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Teachers take on tech, and Paladino and Cuomo on education spending

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AV club to the rescue: teachers are struggling with technology as districts struggle to fund training.

In the classroom
The Buffalo News has a breakdown of how Cuomo and Paladino compare on education policy. The paper reports that both agree on capping property taxes and adding more charter school options.  Despite Cuomo's campaign to facilitate municipal consolidation, he doesn't favor bigger school districts - Paladino does.

In another item from the Buffalo News, we learn what many beleaguered seventh graders already know from Mr. Martin’s failed attempts at using the projector:  teachers still struggle with computer and web literacy.  The paper notes that training on many tools is still considered a "frill:"

In an evolving era of interactive white boards, screencasting and wikis, teachers everywhere are finding it more and more challenging to keep up with the technology applications that are capable of reaching computer-savvy students in ways that pen and paper never could.

Verizon hangs up on phone book
Verizon won't be delivering white pages, the residential listing, to customers starting next year, reports the Post-Standard:

According to Gallup surveys commissioned by the publisher of Verizon phone books, SuperMedia LLC, only 11 percent of households used residential white-page directories in 2008, down from 25 percent in 2005. In other states that already permit delivery of residential white pages on demand, about 2 percent of consumers request a copy, Verizon said.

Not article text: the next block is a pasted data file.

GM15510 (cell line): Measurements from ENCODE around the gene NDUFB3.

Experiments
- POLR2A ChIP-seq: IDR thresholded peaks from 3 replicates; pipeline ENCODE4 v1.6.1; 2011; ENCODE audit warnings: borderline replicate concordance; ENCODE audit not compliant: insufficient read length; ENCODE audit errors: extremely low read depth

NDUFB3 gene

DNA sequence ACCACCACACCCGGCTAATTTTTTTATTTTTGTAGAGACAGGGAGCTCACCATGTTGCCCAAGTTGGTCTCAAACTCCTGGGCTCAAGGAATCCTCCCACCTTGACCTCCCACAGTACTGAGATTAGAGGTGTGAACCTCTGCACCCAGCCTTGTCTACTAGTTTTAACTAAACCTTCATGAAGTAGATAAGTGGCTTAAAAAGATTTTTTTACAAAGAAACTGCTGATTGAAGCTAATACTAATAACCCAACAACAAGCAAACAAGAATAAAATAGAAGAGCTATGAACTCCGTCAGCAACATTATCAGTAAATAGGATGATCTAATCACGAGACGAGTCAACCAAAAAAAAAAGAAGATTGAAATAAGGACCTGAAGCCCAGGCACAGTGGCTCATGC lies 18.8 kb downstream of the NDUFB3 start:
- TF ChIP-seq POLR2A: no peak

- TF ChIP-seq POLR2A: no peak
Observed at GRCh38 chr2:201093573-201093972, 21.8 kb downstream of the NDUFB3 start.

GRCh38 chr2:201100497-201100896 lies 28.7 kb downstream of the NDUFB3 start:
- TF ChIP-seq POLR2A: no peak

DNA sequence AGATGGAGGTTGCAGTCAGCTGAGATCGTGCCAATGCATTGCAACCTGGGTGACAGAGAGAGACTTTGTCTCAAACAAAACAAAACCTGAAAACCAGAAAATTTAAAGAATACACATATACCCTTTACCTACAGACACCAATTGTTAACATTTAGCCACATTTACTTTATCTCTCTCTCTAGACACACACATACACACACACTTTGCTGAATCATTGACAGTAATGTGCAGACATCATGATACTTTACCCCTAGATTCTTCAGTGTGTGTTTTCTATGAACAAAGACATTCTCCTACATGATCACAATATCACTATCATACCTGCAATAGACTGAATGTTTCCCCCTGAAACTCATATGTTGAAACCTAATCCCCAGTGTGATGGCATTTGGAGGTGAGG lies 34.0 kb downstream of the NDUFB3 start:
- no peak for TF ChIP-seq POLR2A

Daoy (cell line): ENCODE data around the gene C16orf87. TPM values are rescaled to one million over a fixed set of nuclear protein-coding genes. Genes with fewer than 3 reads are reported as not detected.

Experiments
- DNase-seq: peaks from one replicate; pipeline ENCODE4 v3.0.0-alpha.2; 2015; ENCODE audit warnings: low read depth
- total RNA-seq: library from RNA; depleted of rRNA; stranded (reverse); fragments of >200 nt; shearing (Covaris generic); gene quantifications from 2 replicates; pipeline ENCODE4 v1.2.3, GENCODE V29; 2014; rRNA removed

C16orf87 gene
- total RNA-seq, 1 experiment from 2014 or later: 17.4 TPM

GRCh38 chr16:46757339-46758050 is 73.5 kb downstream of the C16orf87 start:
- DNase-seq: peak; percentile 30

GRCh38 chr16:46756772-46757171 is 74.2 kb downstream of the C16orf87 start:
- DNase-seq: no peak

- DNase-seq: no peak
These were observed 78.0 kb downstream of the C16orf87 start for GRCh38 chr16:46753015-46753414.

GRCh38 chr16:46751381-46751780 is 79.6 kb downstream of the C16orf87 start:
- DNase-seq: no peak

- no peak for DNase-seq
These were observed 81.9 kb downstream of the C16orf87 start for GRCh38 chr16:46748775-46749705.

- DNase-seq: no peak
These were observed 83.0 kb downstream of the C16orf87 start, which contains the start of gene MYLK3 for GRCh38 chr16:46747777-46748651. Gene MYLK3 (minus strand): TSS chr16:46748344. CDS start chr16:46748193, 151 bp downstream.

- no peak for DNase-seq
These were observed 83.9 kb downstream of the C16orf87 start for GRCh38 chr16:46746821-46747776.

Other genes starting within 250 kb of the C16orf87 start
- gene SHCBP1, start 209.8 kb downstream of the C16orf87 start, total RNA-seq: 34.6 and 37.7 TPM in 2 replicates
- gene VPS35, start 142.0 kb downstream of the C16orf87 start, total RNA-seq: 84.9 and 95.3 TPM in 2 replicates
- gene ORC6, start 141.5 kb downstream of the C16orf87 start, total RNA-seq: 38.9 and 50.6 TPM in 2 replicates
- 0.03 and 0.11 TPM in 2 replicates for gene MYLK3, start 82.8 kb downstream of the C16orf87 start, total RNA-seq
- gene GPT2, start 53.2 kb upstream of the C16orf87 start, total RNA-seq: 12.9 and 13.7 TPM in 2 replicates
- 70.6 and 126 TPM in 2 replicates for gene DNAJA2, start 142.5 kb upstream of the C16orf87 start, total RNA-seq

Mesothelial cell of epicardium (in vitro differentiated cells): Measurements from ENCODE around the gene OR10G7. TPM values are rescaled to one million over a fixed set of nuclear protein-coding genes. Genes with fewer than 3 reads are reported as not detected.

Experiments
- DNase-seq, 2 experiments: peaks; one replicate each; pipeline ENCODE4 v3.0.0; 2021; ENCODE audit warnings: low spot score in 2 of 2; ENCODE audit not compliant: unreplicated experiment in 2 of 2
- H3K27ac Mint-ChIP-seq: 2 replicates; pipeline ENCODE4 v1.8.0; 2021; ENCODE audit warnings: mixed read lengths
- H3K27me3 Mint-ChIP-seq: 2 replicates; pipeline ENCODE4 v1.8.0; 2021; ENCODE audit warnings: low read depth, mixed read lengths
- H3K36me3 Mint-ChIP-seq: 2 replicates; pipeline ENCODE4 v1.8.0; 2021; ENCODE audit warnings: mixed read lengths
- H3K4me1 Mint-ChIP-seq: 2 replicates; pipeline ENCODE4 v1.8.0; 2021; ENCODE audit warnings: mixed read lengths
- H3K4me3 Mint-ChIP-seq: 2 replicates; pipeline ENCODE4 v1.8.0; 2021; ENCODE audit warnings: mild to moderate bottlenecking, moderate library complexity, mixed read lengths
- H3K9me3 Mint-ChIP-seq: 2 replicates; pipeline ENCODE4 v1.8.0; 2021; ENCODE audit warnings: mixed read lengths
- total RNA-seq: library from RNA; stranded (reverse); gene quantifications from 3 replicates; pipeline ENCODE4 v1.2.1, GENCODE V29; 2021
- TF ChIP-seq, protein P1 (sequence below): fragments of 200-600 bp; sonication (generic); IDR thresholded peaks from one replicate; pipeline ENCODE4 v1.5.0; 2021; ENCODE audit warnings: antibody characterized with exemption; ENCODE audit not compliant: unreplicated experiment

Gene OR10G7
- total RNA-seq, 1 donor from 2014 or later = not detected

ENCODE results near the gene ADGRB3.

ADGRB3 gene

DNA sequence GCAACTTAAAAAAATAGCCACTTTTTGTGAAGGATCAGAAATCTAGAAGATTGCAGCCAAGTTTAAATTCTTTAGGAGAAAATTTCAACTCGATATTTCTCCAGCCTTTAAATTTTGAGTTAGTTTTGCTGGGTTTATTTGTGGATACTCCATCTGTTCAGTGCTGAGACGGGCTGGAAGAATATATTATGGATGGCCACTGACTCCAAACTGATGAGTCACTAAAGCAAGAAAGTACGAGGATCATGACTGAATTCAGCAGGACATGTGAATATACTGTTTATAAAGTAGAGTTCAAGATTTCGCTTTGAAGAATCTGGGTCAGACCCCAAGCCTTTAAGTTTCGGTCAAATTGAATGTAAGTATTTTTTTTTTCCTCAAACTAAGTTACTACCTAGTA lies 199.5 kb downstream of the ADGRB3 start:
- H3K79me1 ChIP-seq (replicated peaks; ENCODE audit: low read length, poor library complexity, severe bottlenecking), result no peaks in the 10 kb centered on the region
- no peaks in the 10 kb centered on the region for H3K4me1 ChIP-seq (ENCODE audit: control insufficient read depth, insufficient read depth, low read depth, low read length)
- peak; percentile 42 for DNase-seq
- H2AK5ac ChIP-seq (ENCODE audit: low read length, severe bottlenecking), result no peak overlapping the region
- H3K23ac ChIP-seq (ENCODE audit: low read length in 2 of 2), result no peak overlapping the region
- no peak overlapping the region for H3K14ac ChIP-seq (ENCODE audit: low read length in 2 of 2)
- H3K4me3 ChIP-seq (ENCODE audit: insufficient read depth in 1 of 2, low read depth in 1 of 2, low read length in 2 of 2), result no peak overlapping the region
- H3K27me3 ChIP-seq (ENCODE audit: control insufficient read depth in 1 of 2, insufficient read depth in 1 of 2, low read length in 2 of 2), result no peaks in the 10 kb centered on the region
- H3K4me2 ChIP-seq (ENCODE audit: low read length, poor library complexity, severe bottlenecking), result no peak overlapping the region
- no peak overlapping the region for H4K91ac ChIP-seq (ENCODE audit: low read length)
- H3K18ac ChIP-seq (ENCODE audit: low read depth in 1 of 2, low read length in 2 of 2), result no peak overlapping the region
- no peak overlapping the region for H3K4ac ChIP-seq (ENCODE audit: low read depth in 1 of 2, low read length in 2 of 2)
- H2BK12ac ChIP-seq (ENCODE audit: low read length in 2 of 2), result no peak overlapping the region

Turning on the lights in Canandaigua
An Indian firm will help build the nation's first organic light emitting diode (OLED) manufacturing line in Canandaigua at the Infotonics Center, reports the Democrat and Chronicle.  The firm, Moser Baer, will invest more than $11 million.  OLEDs are thin sheets of molecules that emit a warm light using very little energy.  Right now they're most common in TV screens and smartphones.  Don't get it?  Let MIT's TechTV explain using a glowing pickle.

Natural gas
A public hearing about hydrofracturing in Broome County was more low key than previous events, reports the Press & Sun-Bulletin:

A combined crowd of about 60 showed up over two sessions to hear the public speak on a Broome resolution that would allow the legislature to lead an environmental review required for the lease of mineral rights on county-owned land. The resolution also sets parameters for a potential lease.

A controversial gas-fired power plant in Rensselaer is finally operational after a decade of discussion.  Environmentalists had worried that the plant would belch emissions, and that developers weren't putting enough effort into remediating the site, a former BASF plant.

State workers get a raise
The state could wind up paying some workers more as part of its effort to shed employees from its rolls, reports the Times-Union.  As senior employees retire, younger employees are getting promoted into managerial positions:

"We're going to end up with more chiefs than Indians," one insider remarked, expressing fears that there will be more managers and fewer people to perform the hands-on tasks his agency is supposed to do. And it raises questions about whether the savings from early retirements are being diminished. On the one hand, the state is saving money by downsizing. But on the other hand, some of those who are remaining will earn more.

Take off, tune in, turn on
Can't unplug, not even for the 63 minutes between ALB and EWR?  Desperate to subscribe to the Innovation Trail's new RSS feeds?  The New York Times has details on a new tool to find out if your flight has Wi-Fi.

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